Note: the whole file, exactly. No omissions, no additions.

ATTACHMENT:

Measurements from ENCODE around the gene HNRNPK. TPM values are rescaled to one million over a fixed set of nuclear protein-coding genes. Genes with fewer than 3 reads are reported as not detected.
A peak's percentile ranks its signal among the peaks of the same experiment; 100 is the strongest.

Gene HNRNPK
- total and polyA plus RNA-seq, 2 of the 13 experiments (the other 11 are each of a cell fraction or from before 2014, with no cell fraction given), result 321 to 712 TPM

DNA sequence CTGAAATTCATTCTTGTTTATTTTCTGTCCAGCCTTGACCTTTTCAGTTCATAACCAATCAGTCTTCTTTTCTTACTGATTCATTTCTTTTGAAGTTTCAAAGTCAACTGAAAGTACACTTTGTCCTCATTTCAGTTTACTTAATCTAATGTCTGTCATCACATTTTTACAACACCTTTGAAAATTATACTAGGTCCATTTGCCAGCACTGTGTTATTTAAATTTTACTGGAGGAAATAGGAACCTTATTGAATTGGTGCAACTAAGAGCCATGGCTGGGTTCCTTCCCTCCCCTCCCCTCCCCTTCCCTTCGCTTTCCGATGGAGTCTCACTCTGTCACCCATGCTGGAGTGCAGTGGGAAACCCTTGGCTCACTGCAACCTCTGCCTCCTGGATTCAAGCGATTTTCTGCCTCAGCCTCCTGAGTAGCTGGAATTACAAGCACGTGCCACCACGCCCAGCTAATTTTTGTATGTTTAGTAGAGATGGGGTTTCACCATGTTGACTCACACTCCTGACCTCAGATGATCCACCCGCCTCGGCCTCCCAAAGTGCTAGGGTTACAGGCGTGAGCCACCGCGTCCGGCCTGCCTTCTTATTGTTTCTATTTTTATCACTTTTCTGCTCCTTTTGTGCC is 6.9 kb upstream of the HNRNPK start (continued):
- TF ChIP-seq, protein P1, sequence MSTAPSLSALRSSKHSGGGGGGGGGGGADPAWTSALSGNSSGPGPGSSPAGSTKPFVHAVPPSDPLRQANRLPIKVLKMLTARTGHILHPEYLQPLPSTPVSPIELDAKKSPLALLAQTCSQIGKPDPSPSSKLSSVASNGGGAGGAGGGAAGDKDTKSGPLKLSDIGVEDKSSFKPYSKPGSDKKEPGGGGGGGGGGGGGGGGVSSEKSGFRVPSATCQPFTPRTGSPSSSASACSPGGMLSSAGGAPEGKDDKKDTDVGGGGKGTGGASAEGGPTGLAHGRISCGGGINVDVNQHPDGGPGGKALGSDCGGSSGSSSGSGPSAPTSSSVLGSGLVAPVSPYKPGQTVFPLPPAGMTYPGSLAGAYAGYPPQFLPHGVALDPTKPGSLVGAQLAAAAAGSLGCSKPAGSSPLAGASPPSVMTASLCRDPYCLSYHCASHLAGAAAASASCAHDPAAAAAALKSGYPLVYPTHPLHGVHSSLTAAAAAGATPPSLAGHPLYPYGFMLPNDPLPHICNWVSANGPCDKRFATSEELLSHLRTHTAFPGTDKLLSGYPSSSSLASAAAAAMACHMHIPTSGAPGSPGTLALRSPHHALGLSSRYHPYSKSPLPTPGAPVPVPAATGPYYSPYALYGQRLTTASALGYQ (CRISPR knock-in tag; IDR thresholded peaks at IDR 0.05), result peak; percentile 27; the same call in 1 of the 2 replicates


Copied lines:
Measurements from ENCODE around the gene HNRNPK. TPM values are rescaled to one million over a fixed set of nuclear protein-coding genes. Genes with fewer than 3 reads are reported as not detected.
A peak's percentile ranks its signal among the peaks of the same experiment; 100 is the strongest.

Gene HNRNPK
- total and polyA plus RNA-seq, 2 of the 13 experiments (the other 11 are each of a cell fraction or from before 2014, with no cell fraction given), result 321 to 712 TPM

DNA sequence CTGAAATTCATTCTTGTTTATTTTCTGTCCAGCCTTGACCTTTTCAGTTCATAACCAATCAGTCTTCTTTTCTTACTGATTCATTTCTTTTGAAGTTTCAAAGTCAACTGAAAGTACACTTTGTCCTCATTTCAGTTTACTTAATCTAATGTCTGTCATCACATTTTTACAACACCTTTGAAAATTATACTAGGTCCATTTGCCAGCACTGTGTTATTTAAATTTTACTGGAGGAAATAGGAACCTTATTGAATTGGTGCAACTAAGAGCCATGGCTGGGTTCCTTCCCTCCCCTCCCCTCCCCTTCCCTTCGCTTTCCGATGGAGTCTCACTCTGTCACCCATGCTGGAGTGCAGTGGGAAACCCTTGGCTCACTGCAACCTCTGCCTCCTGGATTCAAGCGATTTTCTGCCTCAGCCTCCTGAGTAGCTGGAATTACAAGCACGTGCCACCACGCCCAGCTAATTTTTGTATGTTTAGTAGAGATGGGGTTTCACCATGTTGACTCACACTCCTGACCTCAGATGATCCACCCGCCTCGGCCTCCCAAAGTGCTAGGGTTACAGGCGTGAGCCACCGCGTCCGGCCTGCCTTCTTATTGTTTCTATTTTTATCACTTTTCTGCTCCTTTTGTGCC is 6.9 kb upstream of the HNRNPK start (continued):
- TF ChIP-seq, protein P1, sequence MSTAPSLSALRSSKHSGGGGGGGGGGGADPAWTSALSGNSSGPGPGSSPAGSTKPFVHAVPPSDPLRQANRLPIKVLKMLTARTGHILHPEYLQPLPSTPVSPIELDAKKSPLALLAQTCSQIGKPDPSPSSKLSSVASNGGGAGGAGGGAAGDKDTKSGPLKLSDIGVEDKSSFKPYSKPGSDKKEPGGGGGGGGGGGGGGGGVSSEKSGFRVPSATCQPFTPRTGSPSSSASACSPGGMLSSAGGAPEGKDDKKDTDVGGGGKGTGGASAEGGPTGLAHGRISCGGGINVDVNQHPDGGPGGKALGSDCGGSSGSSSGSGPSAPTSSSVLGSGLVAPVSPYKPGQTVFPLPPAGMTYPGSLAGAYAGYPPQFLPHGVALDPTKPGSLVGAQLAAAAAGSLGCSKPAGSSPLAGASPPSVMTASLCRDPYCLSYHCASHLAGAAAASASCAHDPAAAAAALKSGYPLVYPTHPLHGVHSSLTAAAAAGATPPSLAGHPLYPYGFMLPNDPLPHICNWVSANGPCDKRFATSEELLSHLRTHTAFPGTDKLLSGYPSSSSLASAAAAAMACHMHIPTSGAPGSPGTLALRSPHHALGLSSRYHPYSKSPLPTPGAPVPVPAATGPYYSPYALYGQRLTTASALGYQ (CRISPR knock-in tag; IDR thresholded peaks at IDR 0.05), result peak; percentile 27; the same call in 1 of the 2 replicates